Friday, March 26, 2010

This means us: The spectacle of the steeping tea

It's probably worth saying a word about the right-wing response to liberal health reform, which has been animated, and which has produced even greater animations.

Tea-baggery in the United States is to my mind a popular expression of discontent that is sanctioned and directed by capital (and just for clarity, by "capital" I mean the class interests of those large investors and executive managers who control the productive wealth of the country, as well as that bureaucratic caste in their cultural and political employ -- politicians, editors, etc.).

This popular discontent is sanctioned to the degree it can be dovetailed into capital's perennial fear that "big government" will be used for any purpose other than its own -- e.g., the welfare of the general population.

The class conflict between capital and, say, those rural communities who have seen their manufacturing jobs evaporate is obscured in a direct appeal by capital to the population that big government is trampling on everybody's rights. Ordinary people know their rights are being trampled, and capital supplies a slick PR spectacle to illustrate how, in Jeffersonian terms, big government is doing it.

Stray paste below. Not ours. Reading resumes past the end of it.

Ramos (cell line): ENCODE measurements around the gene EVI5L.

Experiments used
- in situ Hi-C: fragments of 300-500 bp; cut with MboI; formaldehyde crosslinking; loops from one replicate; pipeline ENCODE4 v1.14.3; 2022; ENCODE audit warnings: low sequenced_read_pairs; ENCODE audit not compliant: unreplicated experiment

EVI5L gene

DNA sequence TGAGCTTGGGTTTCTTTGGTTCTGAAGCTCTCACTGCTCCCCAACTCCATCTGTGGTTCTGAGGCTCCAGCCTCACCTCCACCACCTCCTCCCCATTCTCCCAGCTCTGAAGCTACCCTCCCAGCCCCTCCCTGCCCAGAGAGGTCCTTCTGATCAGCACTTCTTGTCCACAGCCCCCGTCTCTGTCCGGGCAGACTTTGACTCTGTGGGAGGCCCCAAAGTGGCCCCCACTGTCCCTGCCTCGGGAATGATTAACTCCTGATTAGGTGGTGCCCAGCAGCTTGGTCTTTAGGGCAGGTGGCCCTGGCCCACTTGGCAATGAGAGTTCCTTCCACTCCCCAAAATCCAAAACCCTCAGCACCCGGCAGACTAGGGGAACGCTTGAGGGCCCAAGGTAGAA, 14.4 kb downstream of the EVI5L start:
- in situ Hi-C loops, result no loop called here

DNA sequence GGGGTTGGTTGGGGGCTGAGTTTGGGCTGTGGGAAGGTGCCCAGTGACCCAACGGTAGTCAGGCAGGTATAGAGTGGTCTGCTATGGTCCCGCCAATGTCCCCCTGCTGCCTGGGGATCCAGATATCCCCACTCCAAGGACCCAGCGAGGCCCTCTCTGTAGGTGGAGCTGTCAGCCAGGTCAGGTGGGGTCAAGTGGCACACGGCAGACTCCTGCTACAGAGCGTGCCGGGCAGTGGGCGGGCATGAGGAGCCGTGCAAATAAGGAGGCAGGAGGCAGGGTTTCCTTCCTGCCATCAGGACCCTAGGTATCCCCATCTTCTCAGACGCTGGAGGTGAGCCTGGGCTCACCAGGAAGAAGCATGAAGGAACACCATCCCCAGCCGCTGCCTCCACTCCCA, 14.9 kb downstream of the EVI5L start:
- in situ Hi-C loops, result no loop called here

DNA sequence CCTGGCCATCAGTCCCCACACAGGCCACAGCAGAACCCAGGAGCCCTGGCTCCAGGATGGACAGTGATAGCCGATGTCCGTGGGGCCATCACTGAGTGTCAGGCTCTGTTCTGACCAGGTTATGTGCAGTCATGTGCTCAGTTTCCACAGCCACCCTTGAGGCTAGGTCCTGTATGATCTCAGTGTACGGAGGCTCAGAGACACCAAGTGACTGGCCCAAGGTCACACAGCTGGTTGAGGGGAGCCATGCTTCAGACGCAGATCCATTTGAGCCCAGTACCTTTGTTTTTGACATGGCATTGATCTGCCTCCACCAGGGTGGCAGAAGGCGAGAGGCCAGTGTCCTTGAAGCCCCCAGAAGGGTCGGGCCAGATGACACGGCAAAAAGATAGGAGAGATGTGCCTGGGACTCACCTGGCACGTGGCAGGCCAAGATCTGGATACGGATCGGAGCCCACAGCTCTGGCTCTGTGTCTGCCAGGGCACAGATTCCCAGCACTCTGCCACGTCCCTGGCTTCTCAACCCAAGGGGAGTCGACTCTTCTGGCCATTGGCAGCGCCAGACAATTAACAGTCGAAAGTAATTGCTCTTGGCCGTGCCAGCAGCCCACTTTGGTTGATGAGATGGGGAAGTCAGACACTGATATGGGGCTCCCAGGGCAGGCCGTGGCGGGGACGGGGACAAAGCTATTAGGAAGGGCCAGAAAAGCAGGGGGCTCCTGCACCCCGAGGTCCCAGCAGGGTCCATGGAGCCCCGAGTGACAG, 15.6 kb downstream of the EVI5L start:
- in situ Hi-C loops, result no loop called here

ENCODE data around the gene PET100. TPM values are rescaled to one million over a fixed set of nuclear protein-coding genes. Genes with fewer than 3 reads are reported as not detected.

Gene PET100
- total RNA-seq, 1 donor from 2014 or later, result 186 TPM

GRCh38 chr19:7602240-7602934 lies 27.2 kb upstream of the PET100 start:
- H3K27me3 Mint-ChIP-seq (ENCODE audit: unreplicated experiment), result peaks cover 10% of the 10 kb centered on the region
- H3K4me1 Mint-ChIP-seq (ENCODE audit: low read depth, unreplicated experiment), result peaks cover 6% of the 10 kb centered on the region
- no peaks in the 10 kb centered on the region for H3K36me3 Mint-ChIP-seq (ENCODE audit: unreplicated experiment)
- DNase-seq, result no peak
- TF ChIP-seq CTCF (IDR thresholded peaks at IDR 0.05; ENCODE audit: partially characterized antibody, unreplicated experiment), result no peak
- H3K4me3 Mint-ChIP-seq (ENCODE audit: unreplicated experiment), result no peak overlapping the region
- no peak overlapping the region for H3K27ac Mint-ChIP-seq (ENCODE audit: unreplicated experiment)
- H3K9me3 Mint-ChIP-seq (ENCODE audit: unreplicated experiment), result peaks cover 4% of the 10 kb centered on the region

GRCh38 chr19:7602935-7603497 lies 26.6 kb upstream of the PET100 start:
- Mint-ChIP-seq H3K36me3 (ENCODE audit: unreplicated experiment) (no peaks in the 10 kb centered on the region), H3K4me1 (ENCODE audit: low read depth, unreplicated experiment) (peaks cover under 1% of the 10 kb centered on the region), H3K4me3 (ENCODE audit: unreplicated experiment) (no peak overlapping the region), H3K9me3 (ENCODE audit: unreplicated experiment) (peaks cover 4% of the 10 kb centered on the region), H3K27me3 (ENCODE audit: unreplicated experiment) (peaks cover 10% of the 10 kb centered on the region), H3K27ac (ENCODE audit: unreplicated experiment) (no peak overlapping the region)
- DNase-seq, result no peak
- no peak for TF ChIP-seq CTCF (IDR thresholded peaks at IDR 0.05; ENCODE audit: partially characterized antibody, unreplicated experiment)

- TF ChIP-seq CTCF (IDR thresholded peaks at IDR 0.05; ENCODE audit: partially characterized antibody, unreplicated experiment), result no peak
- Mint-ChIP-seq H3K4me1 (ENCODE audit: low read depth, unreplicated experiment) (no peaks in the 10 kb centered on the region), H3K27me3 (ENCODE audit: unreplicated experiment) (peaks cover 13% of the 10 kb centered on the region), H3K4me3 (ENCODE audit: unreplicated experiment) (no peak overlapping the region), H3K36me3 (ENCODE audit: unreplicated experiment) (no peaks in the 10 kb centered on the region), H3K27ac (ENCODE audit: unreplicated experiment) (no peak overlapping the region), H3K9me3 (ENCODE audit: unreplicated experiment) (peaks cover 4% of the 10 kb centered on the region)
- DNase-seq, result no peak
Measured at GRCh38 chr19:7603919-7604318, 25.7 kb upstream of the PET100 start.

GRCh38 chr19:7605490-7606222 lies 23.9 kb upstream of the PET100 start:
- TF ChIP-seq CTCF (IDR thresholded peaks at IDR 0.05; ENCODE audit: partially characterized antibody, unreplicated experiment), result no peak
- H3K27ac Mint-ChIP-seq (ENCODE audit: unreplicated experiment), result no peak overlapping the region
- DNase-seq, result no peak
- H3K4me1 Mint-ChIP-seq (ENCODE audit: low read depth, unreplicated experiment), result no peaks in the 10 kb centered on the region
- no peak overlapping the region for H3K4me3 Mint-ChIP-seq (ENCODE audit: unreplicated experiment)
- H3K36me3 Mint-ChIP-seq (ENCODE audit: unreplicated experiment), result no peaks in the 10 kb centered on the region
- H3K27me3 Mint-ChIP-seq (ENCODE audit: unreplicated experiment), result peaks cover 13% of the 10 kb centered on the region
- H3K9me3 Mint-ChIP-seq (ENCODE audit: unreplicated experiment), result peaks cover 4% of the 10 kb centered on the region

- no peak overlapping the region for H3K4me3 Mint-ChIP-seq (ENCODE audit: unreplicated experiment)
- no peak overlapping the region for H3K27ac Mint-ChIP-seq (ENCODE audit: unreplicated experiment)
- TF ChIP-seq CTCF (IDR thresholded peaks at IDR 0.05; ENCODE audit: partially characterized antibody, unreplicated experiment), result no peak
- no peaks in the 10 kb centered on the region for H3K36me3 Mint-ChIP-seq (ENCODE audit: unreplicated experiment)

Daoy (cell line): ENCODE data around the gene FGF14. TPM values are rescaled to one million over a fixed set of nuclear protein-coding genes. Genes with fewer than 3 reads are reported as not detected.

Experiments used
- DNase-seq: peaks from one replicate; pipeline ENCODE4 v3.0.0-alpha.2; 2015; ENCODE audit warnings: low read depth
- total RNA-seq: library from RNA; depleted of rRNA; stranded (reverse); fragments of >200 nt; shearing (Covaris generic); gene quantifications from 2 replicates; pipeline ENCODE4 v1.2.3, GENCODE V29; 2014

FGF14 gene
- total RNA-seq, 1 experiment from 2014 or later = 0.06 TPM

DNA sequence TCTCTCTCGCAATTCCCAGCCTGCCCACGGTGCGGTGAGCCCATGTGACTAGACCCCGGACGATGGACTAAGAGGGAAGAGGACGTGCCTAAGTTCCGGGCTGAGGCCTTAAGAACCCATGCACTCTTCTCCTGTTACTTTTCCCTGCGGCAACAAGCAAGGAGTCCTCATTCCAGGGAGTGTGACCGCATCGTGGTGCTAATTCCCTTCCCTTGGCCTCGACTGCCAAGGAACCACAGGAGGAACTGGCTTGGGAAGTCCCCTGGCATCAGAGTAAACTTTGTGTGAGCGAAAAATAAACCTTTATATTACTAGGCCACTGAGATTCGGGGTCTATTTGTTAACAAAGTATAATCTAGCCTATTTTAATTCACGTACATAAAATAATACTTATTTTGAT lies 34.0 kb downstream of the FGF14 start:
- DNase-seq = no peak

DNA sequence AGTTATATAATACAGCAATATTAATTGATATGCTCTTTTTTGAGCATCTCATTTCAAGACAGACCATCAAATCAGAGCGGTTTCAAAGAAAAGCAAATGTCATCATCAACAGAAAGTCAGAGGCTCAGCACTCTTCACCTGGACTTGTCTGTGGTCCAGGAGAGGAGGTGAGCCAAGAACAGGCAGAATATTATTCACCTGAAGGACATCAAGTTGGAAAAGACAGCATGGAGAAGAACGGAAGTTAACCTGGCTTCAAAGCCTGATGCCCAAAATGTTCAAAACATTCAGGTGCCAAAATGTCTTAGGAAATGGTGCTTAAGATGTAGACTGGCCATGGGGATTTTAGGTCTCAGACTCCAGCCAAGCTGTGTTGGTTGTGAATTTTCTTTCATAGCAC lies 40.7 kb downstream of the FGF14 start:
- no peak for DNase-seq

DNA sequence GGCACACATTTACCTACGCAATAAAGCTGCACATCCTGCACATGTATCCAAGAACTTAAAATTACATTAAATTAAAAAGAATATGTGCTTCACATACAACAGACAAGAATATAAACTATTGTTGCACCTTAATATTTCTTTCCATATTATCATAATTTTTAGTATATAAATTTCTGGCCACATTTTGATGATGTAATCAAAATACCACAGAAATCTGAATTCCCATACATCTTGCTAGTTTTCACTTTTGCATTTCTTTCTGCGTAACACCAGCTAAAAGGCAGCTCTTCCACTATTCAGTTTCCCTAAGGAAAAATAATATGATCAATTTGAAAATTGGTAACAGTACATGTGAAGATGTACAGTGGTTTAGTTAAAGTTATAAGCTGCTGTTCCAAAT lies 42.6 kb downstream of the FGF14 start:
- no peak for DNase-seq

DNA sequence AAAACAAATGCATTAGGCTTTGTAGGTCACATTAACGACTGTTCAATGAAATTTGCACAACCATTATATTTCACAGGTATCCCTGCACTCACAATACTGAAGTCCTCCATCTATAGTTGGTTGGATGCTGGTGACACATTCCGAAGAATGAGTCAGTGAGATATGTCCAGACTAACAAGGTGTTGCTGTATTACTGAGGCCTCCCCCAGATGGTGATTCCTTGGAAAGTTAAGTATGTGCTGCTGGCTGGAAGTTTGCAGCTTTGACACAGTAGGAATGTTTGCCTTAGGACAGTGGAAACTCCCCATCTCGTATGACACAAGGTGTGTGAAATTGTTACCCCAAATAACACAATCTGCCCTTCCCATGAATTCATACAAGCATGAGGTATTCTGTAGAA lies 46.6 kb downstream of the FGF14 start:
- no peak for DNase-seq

Capital then plays the spectacle back to liberal audiences, highlighting the unwashed and uninformed qualities of the tea-baggers themselves. The prejudices of the aspiring professional are played against those of the beleaguered hourly; this sums up the civil strife implicit in our two-party politics nicely, while the differences between elites are smoothed over in the service of capital.

In consideration of all things Tea & Bag™, it is worth remembering which portion of the spectacle is meant to appeal to our own prejudices, and to weigh our judgments not solely against how the spectacle is received by others.


BDR said...

You say it much more smartly, and *way* more politely, than I do. Thanks.

Richard said...

Yes, very nice.